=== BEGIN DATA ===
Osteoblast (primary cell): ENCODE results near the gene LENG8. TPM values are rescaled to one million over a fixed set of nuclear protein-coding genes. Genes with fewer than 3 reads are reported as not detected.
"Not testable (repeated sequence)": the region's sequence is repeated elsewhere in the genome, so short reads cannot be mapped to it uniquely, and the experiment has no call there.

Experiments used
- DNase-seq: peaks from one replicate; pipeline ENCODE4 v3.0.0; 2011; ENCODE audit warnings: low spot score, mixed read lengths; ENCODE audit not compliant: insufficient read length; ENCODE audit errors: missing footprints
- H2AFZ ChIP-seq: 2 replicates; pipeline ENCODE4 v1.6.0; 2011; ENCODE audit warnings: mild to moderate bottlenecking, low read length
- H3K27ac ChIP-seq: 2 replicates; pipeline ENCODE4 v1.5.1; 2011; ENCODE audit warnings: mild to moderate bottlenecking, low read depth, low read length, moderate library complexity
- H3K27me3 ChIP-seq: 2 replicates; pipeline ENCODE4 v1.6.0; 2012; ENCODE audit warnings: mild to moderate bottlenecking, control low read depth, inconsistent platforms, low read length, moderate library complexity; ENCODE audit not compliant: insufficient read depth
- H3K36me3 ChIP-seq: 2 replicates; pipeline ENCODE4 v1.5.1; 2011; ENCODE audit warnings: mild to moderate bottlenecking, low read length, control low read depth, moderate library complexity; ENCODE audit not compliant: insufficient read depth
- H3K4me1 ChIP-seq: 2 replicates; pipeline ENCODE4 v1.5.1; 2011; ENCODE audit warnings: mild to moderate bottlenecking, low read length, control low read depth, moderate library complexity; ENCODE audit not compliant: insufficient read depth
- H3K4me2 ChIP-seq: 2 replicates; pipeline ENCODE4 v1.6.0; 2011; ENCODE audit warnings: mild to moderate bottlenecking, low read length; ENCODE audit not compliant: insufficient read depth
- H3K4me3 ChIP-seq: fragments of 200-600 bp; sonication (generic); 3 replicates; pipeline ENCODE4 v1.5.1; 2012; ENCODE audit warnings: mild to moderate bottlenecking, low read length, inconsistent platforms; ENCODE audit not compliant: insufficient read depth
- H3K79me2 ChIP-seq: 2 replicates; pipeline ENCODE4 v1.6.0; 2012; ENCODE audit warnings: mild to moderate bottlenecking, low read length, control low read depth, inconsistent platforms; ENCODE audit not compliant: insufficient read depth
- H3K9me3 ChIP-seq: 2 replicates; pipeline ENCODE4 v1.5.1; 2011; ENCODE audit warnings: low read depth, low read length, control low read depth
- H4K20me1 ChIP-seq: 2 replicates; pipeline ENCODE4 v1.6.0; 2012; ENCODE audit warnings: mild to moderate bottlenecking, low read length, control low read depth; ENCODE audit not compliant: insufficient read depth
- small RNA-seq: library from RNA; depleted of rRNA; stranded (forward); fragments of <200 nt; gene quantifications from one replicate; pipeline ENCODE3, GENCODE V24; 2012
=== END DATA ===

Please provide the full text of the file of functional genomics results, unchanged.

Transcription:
Osteoblast (primary cell): ENCODE results near the gene LENG8. TPM values are rescaled to one million over a fixed set of nuclear protein-coding genes. Genes with fewer than 3 reads are reported as not detected.
"Not testable (repeated sequence)": the region's sequence is repeated elsewhere in the genome, so short reads cannot be mapped to it uniquely, and the experiment has no call there.

Experiments used
- DNase-seq: peaks from one replicate; pipeline ENCODE4 v3.0.0; 2011; ENCODE audit warnings: low spot score, mixed read lengths; ENCODE audit not compliant: insufficient read length; ENCODE audit errors: missing footprints
- H2AFZ ChIP-seq: 2 replicates; pipeline ENCODE4 v1.6.0; 2011; ENCODE audit warnings: mild to moderate bottlenecking, low read length
- H3K27ac ChIP-seq: 2 replicates; pipeline ENCODE4 v1.5.1; 2011; ENCODE audit warnings: mild to moderate bottlenecking, low read depth, low read length, moderate library complexity
- H3K27me3 ChIP-seq: 2 replicates; pipeline ENCODE4 v1.6.0; 2012; ENCODE audit warnings: mild to moderate bottlenecking, control low read depth, inconsistent platforms, low read length, moderate library complexity; ENCODE audit not compliant: insufficient read depth
- H3K36me3 ChIP-seq: 2 replicates; pipeline ENCODE4 v1.5.1; 2011; ENCODE audit warnings: mild to moderate bottlenecking, low read length, control low read depth, moderate library complexity; ENCODE audit not compliant: insufficient read depth
- H3K4me1 ChIP-seq: 2 replicates; pipeline ENCODE4 v1.5.1; 2011; ENCODE audit warnings: mild to moderate bottlenecking, low read length, control low read depth, moderate library complexity; ENCODE audit not compliant: insufficient read depth
- H3K4me2 ChIP-seq: 2 replicates; pipeline ENCODE4 v1.6.0; 2011; ENCODE audit warnings: mild to moderate bottlenecking, low read length; ENCODE audit not compliant: insufficient read depth
- H3K4me3 ChIP-seq: fragments of 200-600 bp; sonication (generic); 3 replicates; pipeline ENCODE4 v1.5.1; 2012; ENCODE audit warnings: mild to moderate bottlenecking, low read length, inconsistent platforms; ENCODE audit not compliant: insufficient read depth
- H3K79me2 ChIP-seq: 2 replicates; pipeline ENCODE4 v1.6.0; 2012; ENCODE audit warnings: mild to moderate bottlenecking, low read length, control low read depth, inconsistent platforms; ENCODE audit not compliant: insufficient read depth
- H3K9me3 ChIP-seq: 2 replicates; pipeline ENCODE4 v1.5.1; 2011; ENCODE audit warnings: low read depth, low read length, control low read depth
- H4K20me1 ChIP-seq: 2 replicates; pipeline ENCODE4 v1.6.0; 2012; ENCODE audit warnings: mild to moderate bottlenecking, low read length, control low read depth; ENCODE audit not compliant: insufficient read depth
- small RNA-seq: library from RNA; depleted of rRNA; stranded (forward); fragments of <200 nt; gene quantifications from one replicate; pipeline ENCODE3, GENCODE V24; 2012